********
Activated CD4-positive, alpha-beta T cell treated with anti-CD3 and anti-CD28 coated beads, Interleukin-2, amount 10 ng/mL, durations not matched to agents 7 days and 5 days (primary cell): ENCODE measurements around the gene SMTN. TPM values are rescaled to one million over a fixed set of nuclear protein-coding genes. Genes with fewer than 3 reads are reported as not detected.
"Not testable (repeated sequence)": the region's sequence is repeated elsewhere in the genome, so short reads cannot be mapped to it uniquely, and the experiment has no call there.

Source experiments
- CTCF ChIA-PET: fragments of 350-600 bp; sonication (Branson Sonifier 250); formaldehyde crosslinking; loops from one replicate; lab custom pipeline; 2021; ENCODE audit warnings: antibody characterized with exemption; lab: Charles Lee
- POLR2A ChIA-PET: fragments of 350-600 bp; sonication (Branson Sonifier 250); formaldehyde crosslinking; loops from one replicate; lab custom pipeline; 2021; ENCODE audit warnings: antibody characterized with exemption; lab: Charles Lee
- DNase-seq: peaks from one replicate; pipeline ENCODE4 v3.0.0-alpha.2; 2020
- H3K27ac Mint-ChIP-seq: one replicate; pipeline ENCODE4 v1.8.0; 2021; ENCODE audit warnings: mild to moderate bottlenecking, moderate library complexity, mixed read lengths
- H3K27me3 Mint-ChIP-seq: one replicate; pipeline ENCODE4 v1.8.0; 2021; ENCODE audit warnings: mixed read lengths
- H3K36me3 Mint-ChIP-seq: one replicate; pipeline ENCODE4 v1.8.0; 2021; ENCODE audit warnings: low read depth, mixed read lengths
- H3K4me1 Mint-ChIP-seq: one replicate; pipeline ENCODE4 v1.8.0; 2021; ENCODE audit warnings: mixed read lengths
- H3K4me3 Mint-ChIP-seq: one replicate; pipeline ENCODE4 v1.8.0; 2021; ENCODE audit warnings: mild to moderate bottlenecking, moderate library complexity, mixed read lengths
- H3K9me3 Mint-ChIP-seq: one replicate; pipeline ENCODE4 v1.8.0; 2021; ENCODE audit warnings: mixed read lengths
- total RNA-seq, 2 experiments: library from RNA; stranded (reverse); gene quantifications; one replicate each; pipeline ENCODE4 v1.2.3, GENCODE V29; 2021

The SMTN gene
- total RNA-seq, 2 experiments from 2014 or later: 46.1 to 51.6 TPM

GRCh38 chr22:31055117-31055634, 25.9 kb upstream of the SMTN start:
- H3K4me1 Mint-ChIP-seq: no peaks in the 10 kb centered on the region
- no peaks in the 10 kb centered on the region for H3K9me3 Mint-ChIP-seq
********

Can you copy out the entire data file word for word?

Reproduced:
Activated CD4-positive, alpha-beta T cell treated with anti-CD3 and anti-CD28 coated beads, Interleukin-2, amount 10 ng/mL, durations not matched to agents 7 days and 5 days (primary cell): ENCODE measurements around the gene SMTN. TPM values are rescaled to one million over a fixed set of nuclear protein-coding genes. Genes with fewer than 3 reads are reported as not detected.
"Not testable (repeated sequence)": the region's sequence is repeated elsewhere in the genome, so short reads cannot be mapped to it uniquely, and the experiment has no call there.

Source experiments
- CTCF ChIA-PET: fragments of 350-600 bp; sonication (Branson Sonifier 250); formaldehyde crosslinking; loops from one replicate; lab custom pipeline; 2021; ENCODE audit warnings: antibody characterized with exemption; lab: Charles Lee
- POLR2A ChIA-PET: fragments of 350-600 bp; sonication (Branson Sonifier 250); formaldehyde crosslinking; loops from one replicate; lab custom pipeline; 2021; ENCODE audit warnings: antibody characterized with exemption; lab: Charles Lee
- DNase-seq: peaks from one replicate; pipeline ENCODE4 v3.0.0-alpha.2; 2020
- H3K27ac Mint-ChIP-seq: one replicate; pipeline ENCODE4 v1.8.0; 2021; ENCODE audit warnings: mild to moderate bottlenecking, moderate library complexity, mixed read lengths
- H3K27me3 Mint-ChIP-seq: one replicate; pipeline ENCODE4 v1.8.0; 2021; ENCODE audit warnings: mixed read lengths
- H3K36me3 Mint-ChIP-seq: one replicate; pipeline ENCODE4 v1.8.0; 2021; ENCODE audit warnings: low read depth, mixed read lengths
- H3K4me1 Mint-ChIP-seq: one replicate; pipeline ENCODE4 v1.8.0; 2021; ENCODE audit warnings: mixed read lengths
- H3K4me3 Mint-ChIP-seq: one replicate; pipeline ENCODE4 v1.8.0; 2021; ENCODE audit warnings: mild to moderate bottlenecking, moderate library complexity, mixed read lengths
- H3K9me3 Mint-ChIP-seq: one replicate; pipeline ENCODE4 v1.8.0; 2021; ENCODE audit warnings: mixed read lengths
- total RNA-seq, 2 experiments: library from RNA; stranded (reverse); gene quantifications; one replicate each; pipeline ENCODE4 v1.2.3, GENCODE V29; 2021

The SMTN gene
- total RNA-seq, 2 experiments from 2014 or later: 46.1 to 51.6 TPM

GRCh38 chr22:31055117-31055634, 25.9 kb upstream of the SMTN start:
- H3K4me1 Mint-ChIP-seq: no peaks in the 10 kb centered on the region
- no peaks in the 10 kb centered on the region for H3K9me3 Mint-ChIP-seq